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MCB Program III

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From the MCB website.

"Promethean Fire In[sic] this powerful transcendent piece, as has been suggested, Paul Taylor's response to 9/11? Set to Leopold Stokowski's magnificent orchestral transcriptions of Bach, it has everywhere been hailed as a masterpiece. "The best new dance I've seen in ages." (The Washington Post)

Also in Program III is Nine Sinatra Songs and Scotch Symphony".

Scheduled Dates

Adrienne Arsht Center: February 11-13, 2011

Kravis Center: March 4-6, 2011

Broward Center: March 11-13, 2011


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"Promethean Fire" is one of Paul Taylor's greatest, in my opinion, but it isn't ballet/done for a ballet company, and it will be interesting to hear how MCB performs it.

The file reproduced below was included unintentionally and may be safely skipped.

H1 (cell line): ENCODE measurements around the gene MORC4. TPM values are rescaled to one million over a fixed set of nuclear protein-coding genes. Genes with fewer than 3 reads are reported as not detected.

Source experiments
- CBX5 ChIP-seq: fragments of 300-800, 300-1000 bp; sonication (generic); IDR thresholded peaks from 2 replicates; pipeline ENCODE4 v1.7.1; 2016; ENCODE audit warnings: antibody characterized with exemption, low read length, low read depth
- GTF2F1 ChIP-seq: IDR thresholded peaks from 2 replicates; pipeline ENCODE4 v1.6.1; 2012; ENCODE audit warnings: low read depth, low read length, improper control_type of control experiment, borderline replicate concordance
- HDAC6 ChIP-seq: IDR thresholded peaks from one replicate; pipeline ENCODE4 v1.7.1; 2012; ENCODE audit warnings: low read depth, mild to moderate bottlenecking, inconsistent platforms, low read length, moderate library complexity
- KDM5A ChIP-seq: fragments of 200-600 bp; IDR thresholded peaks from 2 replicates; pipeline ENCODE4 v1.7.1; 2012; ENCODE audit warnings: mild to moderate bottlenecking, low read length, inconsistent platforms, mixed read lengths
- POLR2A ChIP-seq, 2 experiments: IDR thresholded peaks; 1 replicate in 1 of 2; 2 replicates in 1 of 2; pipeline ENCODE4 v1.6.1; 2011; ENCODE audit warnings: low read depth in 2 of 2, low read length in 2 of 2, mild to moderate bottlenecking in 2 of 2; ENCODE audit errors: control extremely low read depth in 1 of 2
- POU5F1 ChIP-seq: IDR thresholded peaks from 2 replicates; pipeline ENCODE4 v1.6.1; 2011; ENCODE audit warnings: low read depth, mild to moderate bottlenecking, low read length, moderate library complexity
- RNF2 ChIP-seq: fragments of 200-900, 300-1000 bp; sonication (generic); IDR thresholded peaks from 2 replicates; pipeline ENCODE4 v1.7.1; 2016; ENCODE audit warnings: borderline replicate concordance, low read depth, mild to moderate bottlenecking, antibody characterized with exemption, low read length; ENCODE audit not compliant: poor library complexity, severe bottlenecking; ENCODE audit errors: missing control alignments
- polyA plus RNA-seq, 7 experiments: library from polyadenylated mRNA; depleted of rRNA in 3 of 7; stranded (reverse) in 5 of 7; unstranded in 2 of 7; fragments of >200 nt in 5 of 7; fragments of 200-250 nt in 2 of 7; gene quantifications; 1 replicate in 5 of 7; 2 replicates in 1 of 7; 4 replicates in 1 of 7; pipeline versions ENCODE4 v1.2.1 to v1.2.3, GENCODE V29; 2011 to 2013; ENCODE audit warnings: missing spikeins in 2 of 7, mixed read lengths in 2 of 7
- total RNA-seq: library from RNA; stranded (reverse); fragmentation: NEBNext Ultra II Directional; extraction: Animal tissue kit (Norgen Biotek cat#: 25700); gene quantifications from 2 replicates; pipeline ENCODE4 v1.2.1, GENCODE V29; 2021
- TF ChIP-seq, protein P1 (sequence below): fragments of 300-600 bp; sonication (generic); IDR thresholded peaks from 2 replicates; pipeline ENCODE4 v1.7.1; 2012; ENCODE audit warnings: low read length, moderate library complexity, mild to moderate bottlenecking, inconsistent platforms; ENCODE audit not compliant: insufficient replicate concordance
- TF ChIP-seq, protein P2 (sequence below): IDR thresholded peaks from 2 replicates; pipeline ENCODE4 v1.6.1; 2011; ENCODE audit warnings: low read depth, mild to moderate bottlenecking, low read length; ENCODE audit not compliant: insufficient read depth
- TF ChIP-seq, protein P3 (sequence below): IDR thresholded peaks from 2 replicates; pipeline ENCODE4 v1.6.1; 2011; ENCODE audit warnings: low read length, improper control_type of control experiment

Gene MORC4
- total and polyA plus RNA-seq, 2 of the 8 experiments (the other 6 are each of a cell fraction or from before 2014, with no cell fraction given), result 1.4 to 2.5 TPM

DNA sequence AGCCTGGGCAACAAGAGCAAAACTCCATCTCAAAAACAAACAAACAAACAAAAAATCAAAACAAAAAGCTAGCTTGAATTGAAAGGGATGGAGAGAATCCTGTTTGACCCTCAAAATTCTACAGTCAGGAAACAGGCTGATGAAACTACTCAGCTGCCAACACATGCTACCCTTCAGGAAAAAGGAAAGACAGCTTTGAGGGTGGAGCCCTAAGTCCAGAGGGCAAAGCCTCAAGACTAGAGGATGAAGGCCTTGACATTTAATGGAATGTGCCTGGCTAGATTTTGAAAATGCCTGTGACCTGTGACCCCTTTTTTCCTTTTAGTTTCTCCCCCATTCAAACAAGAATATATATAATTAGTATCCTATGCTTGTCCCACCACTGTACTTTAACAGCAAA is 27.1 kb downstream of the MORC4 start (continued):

It was presented on Great Performances/Dance in America by Paul Taylor's company (along with Black Tuesday), which is not available on DVD:



Leads are Patrick Corbin and Lisa Viola.

Here is a link to Gia Korlas' essay on the Great Performances site:


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Thanks Helene for those clips. As it is well known by now, I'm not a fan of modern dance, but I AM a huge fan of the grand, unsubtled bombastic orchestrations of Stokowski!! :clapping: I wonder if this piece's music will be played live. If so, I have an huge pro in my favor. On the other side, I must admit that the clips show a very interesting choreography...way more than those of Tharp, for which Villella seems to be so fond of...

Will see...will report back. :thumbsup:

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Helene, I'm very grateful for the video of Promethean Fire. What a magnificent work it is.

I can see why this is one of the pieces that Taylor is willing to license for performance by ballet companies. MCB can dance the steps and make the movements, I am sure. The challenge will be do to them with the weight and force of Taylor's own dancers. So far, they've done a couple of Taylor works -- Funny Papers, Mercuric Tidings, Company B -- that are very different from this one.